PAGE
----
Destroyers of Capital

Destroyers of Capital - asset allocation012109

“If an idiot were to tell you the same story for a year, you would end by believing it.”
-Horace Mann

Herein lies the crisis of confidence that remains with the US stock market. If you want to wake up this morning believing that the market cracked yesterday because of Obama, go right ahead and believe that narrative fallacy – if you just don’t like the man, stand up and blame him – that’s easy enough to do. The reality is that this market is swooning because the Destroyers of Capital are crashing.

I have called this a Crisis of Credibility. I have called Investment Banking Inc. a horse and buggy whip compensation structure. You can call the US Financials Sector (XLF) what you wish. At -36% for the year to date, in a year that is less than 3 weeks old, we can all call this another crash.

Crashes in my models are 3 standard deviation moves within the duration I build into my investment thesis. For others, crashes are simply what happens when they invest alongside professional story tellers – otherwise known as idiots. If that’s a word that’s too hard to read, too bad – Wikipedia says “idiot is a word derived from the Greeks as a person lacking professional skill… in Latin the word “idiota” means uneducated or ignorant person.” In this regard, what would you call Hank Paulson?

The best news this morning is that Hank Paulson, Chris Cox, and hopefully Vikram Pandit are going away. In any other high paying profession – say medical practice – the professional lack of skill of these said economic savants would have them barred. The revisionist historians are pretty good at understanding how Donald Rumsfeld’s ignorance and hubris led is to where we ended up in Iraq – it will not take them very long to lay the accountability cards face up on the purveyors of capital destruction. Hank Paulson and Investment Banking Inc, tag – you’re it.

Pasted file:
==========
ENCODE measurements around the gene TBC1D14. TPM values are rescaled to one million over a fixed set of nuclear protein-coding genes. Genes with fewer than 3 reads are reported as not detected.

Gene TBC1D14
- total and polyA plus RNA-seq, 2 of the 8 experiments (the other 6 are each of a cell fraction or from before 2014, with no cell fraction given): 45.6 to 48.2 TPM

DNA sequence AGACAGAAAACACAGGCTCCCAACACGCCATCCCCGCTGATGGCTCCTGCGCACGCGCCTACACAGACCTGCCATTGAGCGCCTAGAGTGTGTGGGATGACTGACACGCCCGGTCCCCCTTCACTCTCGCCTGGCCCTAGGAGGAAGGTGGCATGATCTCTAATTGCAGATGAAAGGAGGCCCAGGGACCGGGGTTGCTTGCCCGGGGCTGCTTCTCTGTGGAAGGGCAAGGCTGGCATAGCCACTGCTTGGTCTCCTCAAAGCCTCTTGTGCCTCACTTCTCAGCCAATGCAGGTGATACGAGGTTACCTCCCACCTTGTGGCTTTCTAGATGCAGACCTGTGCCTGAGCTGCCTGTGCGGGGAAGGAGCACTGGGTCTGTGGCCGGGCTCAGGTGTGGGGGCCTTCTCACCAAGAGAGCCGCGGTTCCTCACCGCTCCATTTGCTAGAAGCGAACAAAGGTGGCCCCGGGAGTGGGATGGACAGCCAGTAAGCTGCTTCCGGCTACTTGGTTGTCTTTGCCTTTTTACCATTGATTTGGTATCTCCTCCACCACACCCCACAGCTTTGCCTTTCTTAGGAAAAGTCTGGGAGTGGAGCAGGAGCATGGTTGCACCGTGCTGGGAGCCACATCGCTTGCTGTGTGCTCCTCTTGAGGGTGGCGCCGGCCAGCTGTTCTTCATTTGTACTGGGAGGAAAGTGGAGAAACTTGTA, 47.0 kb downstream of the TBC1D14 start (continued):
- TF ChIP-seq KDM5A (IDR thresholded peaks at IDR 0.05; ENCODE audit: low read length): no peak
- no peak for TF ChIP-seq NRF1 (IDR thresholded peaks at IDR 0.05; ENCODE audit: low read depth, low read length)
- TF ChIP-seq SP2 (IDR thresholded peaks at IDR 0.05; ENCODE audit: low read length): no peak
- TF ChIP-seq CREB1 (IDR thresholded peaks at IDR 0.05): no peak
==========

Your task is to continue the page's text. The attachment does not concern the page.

With the SP500 down a third of what the US Financials are, that still puts them down by a lot for 2009 to date. Yesterday’s -5.3% move came on better than average volume and a breakout in volatility (as measured by the VIX Index). While SP500 805 is still +7% from its November lows, the bear claws have every right to be swiping at anyone who calls themselves bullish – for that, I’d say that in the USA, China, and Gold at least, since late November I am accountable for what I have been saying. In those respective asset classes, I have been bullish, but at very specific prices.